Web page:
Tommy Freeman: Saints taking lessons from Dublin defeat into Premiership final

Northampton allowed Leinster to establish a 20-3 lead and eventually fell just short, losing 20-17, in their Champions Cup semi-final last month.

Tommy Freeman will be one of Northampton’s danger men against Bath
Tommy Freeman will be one of Northampton’s danger men against Bath (Bradley Collyer/PA)

Northampton have been reflecting on the harsh lessons of their defeat at Croke Park to steel their bid to claim the Gallagher Premiership title on Saturday.

Saints were gripped by stage fright as they allowed Leinster to build a 20-3 lead in last month’s Champions Cup semi-final in Dublin but, having gained their composure in front of an 82,300 crowd, they fell just short with a final-quarter rally, losing 20-17.

It has become a ‘what might have been’ moment for the club, had they shown greater conviction from the start, but Tommy Freeman insists the experience will be invaluable when they face Bath at a sold-out Twickenham.

Northampton fell short with a late comeback against Leinster
Northampton fell short with a late comeback against Leinster (Damien Eagers/PA)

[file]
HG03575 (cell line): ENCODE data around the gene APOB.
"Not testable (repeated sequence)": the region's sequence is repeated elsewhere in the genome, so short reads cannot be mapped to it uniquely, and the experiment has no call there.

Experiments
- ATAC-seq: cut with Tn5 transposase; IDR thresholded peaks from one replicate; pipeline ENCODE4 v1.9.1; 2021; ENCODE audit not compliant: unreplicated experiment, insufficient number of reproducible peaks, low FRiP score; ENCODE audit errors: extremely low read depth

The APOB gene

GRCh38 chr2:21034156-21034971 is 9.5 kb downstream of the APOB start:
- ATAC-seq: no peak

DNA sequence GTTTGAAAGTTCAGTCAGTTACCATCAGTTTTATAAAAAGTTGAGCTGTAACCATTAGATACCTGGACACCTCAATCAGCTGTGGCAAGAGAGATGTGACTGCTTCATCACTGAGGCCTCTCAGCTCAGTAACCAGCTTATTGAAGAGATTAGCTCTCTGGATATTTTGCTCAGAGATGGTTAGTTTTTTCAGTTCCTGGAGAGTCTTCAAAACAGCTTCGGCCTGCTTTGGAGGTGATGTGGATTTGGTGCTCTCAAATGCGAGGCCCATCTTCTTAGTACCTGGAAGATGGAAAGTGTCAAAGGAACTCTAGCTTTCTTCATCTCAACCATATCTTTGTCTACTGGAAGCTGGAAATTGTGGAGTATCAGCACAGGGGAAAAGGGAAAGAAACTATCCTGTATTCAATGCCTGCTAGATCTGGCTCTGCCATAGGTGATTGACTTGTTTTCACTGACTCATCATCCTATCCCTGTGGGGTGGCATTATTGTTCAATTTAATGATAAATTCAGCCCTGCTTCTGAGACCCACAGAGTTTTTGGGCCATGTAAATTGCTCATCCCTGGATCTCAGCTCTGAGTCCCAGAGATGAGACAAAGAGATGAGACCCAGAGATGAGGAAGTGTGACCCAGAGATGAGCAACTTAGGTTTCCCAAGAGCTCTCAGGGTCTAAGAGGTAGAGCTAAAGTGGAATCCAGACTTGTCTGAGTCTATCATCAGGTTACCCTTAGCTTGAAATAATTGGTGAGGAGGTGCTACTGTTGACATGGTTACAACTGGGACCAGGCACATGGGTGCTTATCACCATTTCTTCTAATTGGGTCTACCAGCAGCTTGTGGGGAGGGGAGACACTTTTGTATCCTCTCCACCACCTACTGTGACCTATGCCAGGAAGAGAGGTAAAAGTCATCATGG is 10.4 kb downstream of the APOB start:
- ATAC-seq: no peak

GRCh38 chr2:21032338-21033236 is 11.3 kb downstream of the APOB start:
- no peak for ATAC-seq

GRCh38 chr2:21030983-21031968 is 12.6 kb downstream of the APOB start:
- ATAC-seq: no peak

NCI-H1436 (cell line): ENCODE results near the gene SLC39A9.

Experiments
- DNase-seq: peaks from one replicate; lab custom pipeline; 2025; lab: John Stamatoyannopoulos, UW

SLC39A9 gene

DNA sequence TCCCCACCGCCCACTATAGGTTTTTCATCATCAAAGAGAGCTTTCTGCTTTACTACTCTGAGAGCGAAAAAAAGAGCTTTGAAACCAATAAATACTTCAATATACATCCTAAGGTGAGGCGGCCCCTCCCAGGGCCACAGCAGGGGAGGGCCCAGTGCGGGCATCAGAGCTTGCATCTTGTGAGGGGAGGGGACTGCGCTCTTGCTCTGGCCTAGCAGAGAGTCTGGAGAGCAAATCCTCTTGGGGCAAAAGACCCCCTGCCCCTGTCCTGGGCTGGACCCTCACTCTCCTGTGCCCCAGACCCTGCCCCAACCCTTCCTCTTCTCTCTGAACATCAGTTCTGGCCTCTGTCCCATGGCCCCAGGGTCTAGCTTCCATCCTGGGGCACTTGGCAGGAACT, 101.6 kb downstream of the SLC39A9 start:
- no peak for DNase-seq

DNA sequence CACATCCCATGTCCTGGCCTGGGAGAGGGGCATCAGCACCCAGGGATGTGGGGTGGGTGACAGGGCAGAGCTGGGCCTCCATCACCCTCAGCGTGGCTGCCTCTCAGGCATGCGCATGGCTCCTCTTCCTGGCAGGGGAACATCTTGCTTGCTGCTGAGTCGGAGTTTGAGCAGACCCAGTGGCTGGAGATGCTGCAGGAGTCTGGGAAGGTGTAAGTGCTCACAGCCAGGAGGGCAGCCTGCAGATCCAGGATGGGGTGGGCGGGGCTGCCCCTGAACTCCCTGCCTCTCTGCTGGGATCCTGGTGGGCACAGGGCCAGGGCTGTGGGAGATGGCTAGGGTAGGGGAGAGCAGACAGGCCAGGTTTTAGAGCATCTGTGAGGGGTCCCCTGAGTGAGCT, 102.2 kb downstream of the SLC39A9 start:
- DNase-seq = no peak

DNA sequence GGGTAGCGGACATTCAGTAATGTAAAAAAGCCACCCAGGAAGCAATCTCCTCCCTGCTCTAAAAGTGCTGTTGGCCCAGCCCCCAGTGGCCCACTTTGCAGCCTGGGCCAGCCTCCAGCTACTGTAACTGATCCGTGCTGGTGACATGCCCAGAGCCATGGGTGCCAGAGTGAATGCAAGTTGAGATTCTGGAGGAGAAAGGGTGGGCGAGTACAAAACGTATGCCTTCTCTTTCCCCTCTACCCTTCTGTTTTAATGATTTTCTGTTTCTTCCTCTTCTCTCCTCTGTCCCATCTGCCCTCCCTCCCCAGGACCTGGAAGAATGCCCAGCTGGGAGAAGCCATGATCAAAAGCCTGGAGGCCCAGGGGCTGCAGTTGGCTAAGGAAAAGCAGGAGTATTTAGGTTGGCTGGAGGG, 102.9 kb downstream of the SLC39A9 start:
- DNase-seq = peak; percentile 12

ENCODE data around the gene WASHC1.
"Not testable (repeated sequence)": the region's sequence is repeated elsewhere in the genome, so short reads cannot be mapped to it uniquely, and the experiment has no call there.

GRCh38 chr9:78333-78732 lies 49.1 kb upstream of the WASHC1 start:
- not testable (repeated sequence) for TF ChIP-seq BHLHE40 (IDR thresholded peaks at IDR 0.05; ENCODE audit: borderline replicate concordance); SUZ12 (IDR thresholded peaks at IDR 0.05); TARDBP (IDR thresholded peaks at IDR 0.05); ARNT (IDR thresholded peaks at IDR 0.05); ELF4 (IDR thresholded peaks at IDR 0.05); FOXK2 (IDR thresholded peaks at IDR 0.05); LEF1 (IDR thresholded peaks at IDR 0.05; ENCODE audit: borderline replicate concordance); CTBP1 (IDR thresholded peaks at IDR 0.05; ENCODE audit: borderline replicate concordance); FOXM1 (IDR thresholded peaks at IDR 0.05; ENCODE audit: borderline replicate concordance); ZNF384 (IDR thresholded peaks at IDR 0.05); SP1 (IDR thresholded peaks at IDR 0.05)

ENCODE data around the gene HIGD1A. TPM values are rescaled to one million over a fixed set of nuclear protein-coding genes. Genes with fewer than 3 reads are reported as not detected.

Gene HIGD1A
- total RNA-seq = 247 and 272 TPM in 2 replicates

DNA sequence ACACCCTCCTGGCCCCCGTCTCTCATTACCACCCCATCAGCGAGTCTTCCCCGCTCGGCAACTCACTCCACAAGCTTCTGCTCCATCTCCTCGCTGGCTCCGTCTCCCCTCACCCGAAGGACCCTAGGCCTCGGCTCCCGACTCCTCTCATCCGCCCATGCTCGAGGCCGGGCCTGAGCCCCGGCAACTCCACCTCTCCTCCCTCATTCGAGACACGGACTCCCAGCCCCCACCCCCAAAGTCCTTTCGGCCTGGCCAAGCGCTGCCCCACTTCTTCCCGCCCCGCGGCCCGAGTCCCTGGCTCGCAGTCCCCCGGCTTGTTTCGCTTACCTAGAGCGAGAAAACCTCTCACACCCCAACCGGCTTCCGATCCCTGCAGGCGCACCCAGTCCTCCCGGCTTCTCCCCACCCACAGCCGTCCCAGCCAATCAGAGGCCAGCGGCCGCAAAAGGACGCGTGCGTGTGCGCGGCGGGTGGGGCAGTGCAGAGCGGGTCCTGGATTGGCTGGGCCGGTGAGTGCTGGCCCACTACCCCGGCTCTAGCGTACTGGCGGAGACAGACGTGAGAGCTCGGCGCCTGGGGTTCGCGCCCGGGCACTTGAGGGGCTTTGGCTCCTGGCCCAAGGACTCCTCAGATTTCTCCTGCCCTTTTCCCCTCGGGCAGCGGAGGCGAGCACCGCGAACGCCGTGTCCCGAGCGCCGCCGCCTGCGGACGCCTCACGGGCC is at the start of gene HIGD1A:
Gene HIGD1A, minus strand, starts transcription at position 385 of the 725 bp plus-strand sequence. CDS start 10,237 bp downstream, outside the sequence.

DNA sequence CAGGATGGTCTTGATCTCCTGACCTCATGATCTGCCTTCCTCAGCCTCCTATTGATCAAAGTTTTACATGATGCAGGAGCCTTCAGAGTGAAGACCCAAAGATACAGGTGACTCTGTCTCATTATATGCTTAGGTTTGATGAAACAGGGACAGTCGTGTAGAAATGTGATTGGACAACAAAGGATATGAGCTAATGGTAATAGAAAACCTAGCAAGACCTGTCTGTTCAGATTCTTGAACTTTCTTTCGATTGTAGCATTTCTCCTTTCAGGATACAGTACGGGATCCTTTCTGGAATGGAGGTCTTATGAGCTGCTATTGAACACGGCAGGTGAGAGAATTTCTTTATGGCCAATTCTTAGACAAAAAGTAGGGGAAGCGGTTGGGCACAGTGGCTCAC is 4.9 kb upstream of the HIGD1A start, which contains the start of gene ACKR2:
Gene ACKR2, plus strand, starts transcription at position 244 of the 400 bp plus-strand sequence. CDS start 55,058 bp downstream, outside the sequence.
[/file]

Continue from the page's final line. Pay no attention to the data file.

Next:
“It got brought up on Monday,” the England wing said. “It was on a big stage and we knew how it felt, so it’s been about connecting those emotions and not wanting to feel that again.

“Croke Park was a tough arena to go to. The frustrating thing from that game was we could have done it if we had put our game on the park a little bit sooner. If we were more physical from the off, we would have come away with something.

“That gives us confidence going into Saturday – we know that when we get our game right, we are hard to stop.

“We’re always learning – there are games that we’ve won that we’ve learned from as well. But the the two big games at Croke Park and against Harlequins at Twickenham will help us a lot.”

Northampton have taken Premiership by storm this season, finishing top of the table while playing with freedom and style.

But Freeman insists it is the greater resilience developed under defence coach Lee Radford that has elevated them from outsiders to genuine title contenders.

“Lee coming in has been a massive help,” Freeman said. “He’s given us that fight that means we fighting to the end of every fixture. You saw that at Munster.

“Even when we’ve been on top of teams, there’s been a history of us taking the foot off the gas a little bit and that’s changed this season. Now we keep our foot on the gas or claw back if we’re behind.”